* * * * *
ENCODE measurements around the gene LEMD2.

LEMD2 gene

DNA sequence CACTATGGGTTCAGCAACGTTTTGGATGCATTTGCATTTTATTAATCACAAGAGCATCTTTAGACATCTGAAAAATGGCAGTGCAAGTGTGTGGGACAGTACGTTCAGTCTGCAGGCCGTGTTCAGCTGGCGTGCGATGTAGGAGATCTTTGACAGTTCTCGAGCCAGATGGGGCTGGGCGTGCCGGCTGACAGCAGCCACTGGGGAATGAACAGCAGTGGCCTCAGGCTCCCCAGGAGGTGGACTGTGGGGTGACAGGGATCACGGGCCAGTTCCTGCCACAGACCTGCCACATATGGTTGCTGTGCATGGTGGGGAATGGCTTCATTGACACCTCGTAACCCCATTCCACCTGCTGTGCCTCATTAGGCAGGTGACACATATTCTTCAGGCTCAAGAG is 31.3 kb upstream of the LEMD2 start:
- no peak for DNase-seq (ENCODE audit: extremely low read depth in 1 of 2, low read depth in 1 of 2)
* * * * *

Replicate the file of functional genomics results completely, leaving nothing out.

ENCODE measurements around the gene LEMD2.

LEMD2 gene

DNA sequence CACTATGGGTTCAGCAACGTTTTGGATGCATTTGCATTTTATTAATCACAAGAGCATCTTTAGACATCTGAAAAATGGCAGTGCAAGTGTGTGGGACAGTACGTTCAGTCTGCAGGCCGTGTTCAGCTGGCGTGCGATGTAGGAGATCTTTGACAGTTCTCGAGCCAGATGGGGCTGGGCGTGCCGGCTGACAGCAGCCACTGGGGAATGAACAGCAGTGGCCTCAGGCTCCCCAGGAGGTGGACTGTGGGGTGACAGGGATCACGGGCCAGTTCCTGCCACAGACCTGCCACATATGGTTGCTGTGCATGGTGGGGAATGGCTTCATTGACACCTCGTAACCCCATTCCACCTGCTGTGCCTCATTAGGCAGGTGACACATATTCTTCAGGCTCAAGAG is 31.3 kb upstream of the LEMD2 start:
- no peak for DNase-seq (ENCODE audit: extremely low read depth in 1 of 2, low read depth in 1 of 2)